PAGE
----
The test will also be auto-saving in real-time so if the internet crashes or your device runs out of battery, you should be able to pick up right where you left off on your test and not be penalized for technical difficulties.
2. THE BIGGEST CHANGE: the Digital SAT Will Be Adaptable
If you’re familiar with the GRE (an SAT-like test for students who are applying to graduate school) the online SAT format will be similar.
If you’re not familiar with the GRE, the digital SAT will utilize Computerized Adaptive Testing.
This means that the questions you receive are based on your correct/incorrect answers from your previously completed section.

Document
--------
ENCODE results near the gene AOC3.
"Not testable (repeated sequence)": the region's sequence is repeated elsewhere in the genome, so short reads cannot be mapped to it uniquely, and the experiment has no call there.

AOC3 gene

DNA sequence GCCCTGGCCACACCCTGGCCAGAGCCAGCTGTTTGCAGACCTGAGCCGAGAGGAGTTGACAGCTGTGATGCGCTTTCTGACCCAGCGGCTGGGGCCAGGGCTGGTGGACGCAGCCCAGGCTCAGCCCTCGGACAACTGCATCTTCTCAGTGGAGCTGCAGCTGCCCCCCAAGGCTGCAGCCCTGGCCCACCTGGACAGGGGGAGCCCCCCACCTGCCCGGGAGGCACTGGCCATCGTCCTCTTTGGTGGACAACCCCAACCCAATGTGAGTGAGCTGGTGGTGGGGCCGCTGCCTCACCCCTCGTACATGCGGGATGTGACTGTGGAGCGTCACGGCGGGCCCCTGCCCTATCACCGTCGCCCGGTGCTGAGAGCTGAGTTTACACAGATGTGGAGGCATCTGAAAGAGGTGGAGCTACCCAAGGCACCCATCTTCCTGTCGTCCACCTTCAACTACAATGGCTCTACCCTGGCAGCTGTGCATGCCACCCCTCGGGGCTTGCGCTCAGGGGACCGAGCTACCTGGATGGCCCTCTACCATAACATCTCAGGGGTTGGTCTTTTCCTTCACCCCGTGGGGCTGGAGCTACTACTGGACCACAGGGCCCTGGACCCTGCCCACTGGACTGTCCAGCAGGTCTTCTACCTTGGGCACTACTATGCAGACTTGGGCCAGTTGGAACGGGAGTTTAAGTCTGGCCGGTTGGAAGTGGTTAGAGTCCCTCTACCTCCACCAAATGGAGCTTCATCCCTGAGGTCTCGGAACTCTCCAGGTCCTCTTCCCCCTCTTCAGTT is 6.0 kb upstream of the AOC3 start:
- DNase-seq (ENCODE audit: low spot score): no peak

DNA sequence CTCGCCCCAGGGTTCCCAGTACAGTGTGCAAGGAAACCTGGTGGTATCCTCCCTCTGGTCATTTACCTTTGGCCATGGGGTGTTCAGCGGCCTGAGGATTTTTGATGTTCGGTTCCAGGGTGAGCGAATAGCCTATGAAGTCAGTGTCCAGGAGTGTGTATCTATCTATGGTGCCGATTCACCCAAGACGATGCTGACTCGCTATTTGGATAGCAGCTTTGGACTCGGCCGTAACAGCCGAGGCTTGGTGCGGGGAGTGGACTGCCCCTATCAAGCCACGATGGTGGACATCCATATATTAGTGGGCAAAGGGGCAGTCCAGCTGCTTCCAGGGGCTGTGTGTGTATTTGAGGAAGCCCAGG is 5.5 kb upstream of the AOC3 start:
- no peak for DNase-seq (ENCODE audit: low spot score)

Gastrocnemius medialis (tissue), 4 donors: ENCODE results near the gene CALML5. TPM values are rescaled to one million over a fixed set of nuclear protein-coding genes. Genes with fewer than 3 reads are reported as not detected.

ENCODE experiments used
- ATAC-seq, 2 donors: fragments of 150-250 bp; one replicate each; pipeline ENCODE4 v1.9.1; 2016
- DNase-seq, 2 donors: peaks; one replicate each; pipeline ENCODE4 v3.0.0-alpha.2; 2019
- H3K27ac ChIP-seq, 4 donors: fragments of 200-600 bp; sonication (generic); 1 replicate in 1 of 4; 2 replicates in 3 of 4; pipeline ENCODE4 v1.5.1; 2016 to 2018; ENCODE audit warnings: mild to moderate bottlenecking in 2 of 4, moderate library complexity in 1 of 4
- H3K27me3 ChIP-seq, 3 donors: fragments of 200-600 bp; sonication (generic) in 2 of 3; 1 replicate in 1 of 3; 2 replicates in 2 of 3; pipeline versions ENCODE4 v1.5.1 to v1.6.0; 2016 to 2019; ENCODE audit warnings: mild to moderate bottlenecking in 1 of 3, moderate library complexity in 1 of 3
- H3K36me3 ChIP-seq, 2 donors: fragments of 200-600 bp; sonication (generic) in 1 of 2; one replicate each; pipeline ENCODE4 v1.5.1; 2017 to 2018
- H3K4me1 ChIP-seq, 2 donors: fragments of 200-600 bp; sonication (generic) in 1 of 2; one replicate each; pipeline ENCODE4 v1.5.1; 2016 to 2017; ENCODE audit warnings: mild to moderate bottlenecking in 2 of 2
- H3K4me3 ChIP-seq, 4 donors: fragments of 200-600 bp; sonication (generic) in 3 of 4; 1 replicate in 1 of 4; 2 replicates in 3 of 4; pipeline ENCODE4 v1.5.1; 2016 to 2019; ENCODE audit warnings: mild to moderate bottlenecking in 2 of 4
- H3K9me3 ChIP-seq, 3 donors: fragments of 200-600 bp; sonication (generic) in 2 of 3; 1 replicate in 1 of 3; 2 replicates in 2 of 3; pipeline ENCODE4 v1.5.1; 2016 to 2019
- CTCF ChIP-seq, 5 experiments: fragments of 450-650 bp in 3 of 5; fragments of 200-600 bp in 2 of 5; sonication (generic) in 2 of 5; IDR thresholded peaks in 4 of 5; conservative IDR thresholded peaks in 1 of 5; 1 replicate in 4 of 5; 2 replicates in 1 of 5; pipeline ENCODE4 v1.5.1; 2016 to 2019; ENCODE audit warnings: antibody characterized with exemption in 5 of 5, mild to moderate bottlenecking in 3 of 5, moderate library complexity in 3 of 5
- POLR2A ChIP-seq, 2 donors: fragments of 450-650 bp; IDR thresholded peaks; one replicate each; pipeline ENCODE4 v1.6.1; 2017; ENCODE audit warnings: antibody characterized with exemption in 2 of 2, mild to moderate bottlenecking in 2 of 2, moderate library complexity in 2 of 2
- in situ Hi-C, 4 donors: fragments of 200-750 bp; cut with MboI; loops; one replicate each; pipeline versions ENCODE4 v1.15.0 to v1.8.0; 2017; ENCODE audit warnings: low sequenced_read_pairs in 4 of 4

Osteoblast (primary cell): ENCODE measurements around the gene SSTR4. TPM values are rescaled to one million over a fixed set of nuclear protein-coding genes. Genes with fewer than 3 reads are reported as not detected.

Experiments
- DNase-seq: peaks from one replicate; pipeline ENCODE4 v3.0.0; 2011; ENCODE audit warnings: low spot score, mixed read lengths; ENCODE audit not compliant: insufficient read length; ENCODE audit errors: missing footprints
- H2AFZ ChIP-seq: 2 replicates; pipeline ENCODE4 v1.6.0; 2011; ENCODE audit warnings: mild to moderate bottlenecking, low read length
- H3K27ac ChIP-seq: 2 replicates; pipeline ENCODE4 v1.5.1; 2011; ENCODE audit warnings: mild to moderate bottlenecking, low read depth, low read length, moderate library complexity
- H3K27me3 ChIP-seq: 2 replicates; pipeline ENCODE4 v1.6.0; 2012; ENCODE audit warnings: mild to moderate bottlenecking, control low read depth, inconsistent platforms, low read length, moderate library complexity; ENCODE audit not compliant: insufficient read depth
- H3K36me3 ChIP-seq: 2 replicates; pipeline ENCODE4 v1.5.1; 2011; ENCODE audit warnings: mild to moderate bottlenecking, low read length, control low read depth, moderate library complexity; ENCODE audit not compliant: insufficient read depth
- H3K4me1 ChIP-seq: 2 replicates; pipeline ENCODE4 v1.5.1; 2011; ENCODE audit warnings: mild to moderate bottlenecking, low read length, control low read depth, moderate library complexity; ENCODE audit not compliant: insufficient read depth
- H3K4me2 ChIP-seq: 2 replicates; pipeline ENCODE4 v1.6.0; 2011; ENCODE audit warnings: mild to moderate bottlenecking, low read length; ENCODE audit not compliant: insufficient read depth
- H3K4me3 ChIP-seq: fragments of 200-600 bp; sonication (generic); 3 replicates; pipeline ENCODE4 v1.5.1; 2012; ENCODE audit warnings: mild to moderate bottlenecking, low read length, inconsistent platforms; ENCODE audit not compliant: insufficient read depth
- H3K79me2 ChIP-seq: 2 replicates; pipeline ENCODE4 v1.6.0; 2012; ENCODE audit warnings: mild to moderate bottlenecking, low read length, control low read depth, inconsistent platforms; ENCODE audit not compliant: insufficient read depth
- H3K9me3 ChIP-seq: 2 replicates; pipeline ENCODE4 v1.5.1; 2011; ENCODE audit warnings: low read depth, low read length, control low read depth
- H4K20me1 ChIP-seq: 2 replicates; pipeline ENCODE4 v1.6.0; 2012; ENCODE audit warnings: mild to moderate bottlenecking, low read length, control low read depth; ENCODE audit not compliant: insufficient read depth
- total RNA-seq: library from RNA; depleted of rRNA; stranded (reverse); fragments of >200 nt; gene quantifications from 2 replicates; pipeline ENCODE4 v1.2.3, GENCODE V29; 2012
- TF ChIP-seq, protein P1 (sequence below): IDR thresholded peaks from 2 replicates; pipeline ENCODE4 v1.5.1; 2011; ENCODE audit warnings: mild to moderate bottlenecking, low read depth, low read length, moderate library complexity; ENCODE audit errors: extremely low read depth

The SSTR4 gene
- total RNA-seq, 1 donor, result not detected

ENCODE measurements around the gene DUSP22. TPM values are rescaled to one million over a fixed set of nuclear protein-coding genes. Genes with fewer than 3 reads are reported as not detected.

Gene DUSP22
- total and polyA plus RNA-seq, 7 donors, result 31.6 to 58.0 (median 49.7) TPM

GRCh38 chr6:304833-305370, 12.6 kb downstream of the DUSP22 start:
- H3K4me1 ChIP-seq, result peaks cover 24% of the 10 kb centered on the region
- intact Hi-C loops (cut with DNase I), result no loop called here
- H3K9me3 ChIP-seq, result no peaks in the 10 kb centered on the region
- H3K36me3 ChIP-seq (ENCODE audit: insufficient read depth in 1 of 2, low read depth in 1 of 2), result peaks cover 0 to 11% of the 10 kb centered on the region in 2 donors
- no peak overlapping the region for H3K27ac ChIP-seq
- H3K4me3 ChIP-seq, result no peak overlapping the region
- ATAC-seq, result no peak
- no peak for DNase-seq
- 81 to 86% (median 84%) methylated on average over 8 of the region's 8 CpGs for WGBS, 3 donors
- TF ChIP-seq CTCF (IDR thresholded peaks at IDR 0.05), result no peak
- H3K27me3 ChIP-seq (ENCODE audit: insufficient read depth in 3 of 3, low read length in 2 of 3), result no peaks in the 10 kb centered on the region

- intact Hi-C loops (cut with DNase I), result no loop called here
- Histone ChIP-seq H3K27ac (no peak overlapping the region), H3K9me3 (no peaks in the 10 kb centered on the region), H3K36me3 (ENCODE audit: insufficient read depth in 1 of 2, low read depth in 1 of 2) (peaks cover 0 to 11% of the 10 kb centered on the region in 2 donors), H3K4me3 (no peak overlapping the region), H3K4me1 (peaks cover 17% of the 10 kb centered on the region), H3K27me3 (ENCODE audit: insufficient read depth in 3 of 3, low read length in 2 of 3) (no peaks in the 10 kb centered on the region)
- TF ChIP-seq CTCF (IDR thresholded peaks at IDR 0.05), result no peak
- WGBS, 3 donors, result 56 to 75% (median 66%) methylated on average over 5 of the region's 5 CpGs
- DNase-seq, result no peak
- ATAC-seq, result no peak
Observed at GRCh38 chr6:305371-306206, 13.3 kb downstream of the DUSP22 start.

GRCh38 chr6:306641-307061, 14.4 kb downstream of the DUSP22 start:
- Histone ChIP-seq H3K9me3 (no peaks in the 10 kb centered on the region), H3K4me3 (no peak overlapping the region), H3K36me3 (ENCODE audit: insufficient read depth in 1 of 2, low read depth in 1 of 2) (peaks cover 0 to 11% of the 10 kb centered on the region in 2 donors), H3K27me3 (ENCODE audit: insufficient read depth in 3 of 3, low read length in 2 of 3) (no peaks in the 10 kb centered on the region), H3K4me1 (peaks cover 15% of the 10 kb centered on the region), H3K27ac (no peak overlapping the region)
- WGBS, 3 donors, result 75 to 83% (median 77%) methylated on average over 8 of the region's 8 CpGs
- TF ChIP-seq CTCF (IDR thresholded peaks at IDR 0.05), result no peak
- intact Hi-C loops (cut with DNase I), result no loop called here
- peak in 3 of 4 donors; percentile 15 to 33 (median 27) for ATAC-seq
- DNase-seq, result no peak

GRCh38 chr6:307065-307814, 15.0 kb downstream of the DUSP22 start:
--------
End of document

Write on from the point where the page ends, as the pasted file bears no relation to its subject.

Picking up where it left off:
How Does Adaptive Testing Work?
With the new digital SAT, the two subject sections (Reading/Writing and Math) will be divided into two parts that they’re going to call modules.
With the current pencil and paper test, you take all the easy, medium, and hard questions together.
Now, the questions that you receive on the second module will depend on your performance on the first module, so there will be more pressure and difficulty placed on the questions in the first module and less opportunity to prove yourself with additional questions of varying difficulty later.
3. Calculators Will Be Allowed On The Digital SAT Math Section
Instead of the current format where you are allowed a calculator on one math section and take the next math section with no calculator, the digital SAT will allow you to use a calculator on the entire math section.
Furthermore, there will be a graphing calculator built in for you on the test or you can opt to use your own calculator.
How Long Will The Digital SAT Be?
Instead of the current 3 hours total, the online SAT will take about 2 hours.